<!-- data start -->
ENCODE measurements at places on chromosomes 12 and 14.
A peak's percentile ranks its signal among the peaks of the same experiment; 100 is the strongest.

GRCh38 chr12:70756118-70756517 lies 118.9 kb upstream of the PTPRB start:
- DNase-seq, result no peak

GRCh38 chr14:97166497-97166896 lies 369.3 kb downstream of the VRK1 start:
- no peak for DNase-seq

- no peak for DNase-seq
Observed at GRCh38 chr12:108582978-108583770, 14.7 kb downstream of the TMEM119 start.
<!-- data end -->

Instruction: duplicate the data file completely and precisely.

ENCODE measurements at places on chromosomes 12 and 14.
A peak's percentile ranks its signal among the peaks of the same experiment; 100 is the strongest.

GRCh38 chr12:70756118-70756517 lies 118.9 kb upstream of the PTPRB start:
- DNase-seq, result no peak

GRCh38 chr14:97166497-97166896 lies 369.3 kb downstream of the VRK1 start:
- no peak for DNase-seq

- no peak for DNase-seq
Observed at GRCh38 chr12:108582978-108583770, 14.7 kb downstream of the TMEM119 start.